Tools like twtrland (which starts at about £150 a year) enable you to identify people who talk about your brand, the most influential people in a topic area, or individuals in particular locations who are tweeting about particular subjects. You can then start conversations with these people.

Blogging sites

Blogging sites are where you will probably do the “heavy lifting” part of your thought leadership activities. Blogs are unrestricted in length (although your readers’ attention span will be!) and can contain imagery and videos to make them more attractive.

Blogging is a fairly simple process: it involves sending out a stream of content on a reasonably regular basis. No need to do it every hour, or even every day. But you should aim to write a blog piece once a week or so. These should be designed to showcase and share research and insights you may have, and should contain those key words and phrases you wish to promote online. It is OK to blog about your products and services as well, but if you just write about them you won’t get many people following you!

Remember to use Twitter to tweet about your posts and mention them in your LinkedIn updates as well.

Sites like wordpress.com make it very easy to set up a new blog and it doesn’t have to cost you anything: you don’t need any design skills as there are lots of template designs you can choose, including plenty of free ones.

Google+

Google+ is a rapidly growing social network (it has several hundred million users worldwide), a little like Facebook. It is important in its own right, but also because the Google search engine will rank content on Google+ more highly than the same content it finds elsewhere. So there are obvious advantages to placing your content there.

Once you have created a company Google account and Google+ page you need to do the following:

Circles

Identify some topic areas and then start following relevant people and pages and add them to the appropriate circle .That way you don’t have to share your posts with everyone you are following.  For instance, you could have different circles for clients, prospects, journalists etc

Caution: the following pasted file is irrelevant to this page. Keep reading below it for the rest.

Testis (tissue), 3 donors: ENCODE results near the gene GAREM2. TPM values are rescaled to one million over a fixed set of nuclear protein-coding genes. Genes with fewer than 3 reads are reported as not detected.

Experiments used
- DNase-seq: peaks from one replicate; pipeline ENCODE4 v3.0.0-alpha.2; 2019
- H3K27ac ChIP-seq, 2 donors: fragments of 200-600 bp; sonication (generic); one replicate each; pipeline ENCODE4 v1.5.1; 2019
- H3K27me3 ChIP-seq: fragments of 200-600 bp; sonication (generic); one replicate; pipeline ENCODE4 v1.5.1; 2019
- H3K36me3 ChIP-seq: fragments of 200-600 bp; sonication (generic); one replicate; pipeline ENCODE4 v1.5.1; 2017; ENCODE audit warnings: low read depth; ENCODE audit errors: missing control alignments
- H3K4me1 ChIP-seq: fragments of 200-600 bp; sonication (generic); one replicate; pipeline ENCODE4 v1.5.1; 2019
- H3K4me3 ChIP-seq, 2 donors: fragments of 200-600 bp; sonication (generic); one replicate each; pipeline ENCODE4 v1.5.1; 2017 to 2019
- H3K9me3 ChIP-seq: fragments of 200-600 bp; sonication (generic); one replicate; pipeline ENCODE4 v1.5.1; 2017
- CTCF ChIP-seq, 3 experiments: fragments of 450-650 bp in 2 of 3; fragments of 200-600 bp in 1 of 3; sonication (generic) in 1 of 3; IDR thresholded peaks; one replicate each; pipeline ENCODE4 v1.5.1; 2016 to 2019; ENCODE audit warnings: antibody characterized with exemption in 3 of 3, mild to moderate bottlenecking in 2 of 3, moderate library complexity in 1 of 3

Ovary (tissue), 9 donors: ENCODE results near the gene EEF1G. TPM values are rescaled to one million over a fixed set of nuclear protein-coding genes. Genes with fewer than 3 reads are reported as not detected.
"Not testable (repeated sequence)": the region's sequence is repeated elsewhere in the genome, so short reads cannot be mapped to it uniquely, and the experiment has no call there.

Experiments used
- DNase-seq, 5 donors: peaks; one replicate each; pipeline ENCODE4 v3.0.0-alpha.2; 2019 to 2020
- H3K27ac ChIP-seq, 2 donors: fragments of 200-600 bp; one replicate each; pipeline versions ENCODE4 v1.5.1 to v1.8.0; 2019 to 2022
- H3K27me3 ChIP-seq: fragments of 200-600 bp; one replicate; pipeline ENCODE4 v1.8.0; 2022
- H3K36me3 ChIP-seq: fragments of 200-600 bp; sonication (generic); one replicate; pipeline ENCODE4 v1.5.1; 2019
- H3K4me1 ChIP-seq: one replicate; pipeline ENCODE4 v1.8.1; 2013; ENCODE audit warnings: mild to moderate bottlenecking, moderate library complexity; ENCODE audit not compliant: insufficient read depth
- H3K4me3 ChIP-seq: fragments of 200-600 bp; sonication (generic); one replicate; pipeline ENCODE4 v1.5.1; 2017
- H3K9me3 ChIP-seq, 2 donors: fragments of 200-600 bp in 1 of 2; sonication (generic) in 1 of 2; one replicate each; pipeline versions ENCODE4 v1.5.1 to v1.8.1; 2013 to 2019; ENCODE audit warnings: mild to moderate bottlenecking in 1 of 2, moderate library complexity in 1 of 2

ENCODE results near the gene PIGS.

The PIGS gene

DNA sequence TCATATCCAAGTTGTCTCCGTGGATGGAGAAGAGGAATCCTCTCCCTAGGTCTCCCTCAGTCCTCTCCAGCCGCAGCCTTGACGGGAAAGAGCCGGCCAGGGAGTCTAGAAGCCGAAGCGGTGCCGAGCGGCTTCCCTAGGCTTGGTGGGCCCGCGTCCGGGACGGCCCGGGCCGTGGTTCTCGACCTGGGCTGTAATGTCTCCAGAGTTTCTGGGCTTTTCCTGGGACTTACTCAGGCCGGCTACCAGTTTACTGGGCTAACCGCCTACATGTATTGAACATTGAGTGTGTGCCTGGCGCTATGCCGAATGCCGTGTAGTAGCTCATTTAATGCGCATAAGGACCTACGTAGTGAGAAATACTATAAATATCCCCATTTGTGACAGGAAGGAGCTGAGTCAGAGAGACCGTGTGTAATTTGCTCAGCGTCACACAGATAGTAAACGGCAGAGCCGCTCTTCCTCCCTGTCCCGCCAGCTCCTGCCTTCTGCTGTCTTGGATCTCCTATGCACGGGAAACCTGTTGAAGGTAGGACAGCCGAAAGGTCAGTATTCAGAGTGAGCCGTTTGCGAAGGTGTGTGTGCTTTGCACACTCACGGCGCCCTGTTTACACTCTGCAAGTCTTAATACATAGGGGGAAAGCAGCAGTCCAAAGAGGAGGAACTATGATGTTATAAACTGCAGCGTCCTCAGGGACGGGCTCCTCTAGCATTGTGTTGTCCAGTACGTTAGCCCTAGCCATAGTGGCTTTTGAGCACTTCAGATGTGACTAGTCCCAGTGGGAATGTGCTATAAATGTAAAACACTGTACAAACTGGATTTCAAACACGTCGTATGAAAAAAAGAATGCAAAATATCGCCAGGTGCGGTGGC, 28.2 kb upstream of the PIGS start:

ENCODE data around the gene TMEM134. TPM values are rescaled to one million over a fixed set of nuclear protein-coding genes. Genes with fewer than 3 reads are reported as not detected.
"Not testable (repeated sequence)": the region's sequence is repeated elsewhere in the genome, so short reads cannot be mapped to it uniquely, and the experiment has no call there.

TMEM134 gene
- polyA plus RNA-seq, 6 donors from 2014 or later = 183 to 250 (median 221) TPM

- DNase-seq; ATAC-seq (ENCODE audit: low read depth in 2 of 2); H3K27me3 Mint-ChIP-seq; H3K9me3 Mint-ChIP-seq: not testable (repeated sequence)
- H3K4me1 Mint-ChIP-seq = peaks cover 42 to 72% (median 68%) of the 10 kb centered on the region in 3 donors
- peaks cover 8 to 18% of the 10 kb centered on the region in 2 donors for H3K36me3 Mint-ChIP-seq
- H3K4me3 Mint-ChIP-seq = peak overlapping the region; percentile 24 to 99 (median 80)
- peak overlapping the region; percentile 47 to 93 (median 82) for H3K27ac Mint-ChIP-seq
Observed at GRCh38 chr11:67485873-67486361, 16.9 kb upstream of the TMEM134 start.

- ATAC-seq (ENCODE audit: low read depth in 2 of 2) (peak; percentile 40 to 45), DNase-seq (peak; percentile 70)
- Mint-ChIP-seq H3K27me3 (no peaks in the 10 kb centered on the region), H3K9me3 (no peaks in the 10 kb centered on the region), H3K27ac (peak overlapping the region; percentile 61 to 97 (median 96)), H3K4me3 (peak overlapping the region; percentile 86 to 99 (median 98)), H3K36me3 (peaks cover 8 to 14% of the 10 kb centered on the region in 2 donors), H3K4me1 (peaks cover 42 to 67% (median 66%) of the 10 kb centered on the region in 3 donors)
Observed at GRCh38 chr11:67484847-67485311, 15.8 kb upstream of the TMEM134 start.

Posting

Once you build a network of people you can start interacting with them by content. You can do this directly on the page or automatically –  for instance by linking blog posts so that they appear on your Google+ page.

By tagging people or businesses and using relevant hashtags you can make your presence on Google+ stand out more and be more relevant.

Communities

Communities on Google+ are a bit like LinkedIn groups: places where you can have debates, leave questions and post answers. By participating in them you will not only be able to engage with other people, you will have the potential to enhance you thought-leadership.

The best of the rest

If you blog, tweet, network at LinkedIn and join in with Google+ communities you will be doing a great deal of social media marketing. There are dozens of other online communities of course. But you can’t do everything.

So once you have covered the basics you need to decide whether you have the resources to get involved elsewhere:

  • If you feel that images and photographs are particularly relevant to your brand then Pinterest may be something to consider.
  • If your audience is quite specific, for instance accountants, then a specialist community like accountingweb might be what you need.
  • If you are recruiting large numbers of people or are having difficulty recruiting the right calibre of applicant then perhaps a presence on Facebook will enable you to promote the more informal and fun side to working at your company
  • If you have the resources to create videos about your products and services then YouTube will also be a natural home.

All of these and more will be relevant in certain circumstances and for certain organisations. But, as we said above, you can’t do everything so deciding on which ones to focus on will depend on your objectives, your resources, and your business profile.

Want to know more? Get in touch with mosoco: email us at hello@mosoco.co.uk to ask us a question about this post or to see how we can help with your social media marketing.